There’s also a legal responsibility for brands when it comes to deliveries containing alcohol, tobacco, or firearms. The adult signature option is required for these types of shipments, and removes the risk of packages being delivered to or accepted by children and those not suited to receive such items.
How much does it cost to require signatures upon delivery?
Costs vary depending on which delivery courier you use, but the prices are fairly steady across the board. For UPS, rates have increased slightly in the past five years, as indicated in the table below.
Costs for the adult signatures are slightly higher, with similar increases since 2019.
Source: Refund Retriever
Many brands will take on the cost of providing signature-required deliveries, but others are giving consumers the choice to opt-in for the service at an additional cost.
For example, this brand lists the service like a product on their website, allowing customers to add it to their cart for an additional $4.25.
What are the limitations of “signature required”?
Requiring a signature for delivery is a sort of “band-aid” approach to shipping and package protection. Outside of cases like legally-required 21+ deliveries, the signature approach does little beyond lowering the risk for theft or porch piracy.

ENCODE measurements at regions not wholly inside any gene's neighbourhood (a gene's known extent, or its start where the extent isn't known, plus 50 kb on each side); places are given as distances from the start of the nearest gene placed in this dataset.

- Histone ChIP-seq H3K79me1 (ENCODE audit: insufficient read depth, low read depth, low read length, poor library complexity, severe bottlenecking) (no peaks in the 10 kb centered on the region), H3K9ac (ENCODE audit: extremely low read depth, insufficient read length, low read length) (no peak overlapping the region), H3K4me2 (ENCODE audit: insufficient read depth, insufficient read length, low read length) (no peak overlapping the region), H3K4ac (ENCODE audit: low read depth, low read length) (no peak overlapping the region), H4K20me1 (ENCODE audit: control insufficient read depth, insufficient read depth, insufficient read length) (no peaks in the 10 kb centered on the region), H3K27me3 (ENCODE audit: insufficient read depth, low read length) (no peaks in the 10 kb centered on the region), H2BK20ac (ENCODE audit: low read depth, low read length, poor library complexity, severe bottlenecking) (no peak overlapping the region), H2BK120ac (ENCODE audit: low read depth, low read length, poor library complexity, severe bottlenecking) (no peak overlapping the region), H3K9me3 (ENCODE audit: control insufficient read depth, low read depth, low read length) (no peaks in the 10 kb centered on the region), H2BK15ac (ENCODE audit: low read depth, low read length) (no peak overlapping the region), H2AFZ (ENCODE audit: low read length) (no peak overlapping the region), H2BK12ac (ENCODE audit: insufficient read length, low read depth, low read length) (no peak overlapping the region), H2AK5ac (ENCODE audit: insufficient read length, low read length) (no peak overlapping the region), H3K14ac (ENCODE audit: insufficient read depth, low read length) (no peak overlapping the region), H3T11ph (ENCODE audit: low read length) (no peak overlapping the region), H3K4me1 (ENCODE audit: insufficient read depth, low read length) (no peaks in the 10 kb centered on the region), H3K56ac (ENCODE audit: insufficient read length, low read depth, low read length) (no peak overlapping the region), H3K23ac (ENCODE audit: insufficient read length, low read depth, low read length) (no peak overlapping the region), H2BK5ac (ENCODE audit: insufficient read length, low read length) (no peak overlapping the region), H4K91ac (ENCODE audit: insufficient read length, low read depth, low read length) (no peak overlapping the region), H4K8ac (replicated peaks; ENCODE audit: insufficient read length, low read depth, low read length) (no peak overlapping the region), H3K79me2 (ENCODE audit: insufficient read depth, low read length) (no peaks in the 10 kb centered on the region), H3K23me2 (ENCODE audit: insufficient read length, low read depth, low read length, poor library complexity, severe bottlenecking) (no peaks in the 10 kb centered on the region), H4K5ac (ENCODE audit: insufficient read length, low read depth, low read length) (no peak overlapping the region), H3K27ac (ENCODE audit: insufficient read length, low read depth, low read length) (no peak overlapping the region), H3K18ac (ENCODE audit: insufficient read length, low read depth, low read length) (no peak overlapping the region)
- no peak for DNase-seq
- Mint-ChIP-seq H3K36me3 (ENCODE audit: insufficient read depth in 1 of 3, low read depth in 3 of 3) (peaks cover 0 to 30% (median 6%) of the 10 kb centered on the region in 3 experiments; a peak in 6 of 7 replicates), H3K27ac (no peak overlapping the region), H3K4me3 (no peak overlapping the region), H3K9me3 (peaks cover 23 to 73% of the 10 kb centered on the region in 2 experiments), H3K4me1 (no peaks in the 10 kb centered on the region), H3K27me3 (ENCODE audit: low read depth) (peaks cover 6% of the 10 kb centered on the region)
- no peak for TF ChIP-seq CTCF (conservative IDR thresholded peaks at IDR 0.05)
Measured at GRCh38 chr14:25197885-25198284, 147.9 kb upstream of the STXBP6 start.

There’s no guarantee that even if someone signs for a package, it will eventually get to the intended recipient. Human error can still take place, especially in cases where the delivery requires an “indirect signature,” like the FedEx offering we mentioned earlier. This method is problematic in a few ways.
Delivery drivers will treat the delivery as successful as long as someone who is capable of receiving the package is there to accept it, such as a neighbor. In most cases this would likely end in a successful delivery, but there’s always the chance that a neighbor could keep the package for themselves, or misplace it. And we’ve all had a neighbor we absolutely would not trust in this situation, right? The risks are similar in a shared building situation, where receiving staff may sign for a package that is later misplaced or delivered to the wrong unit.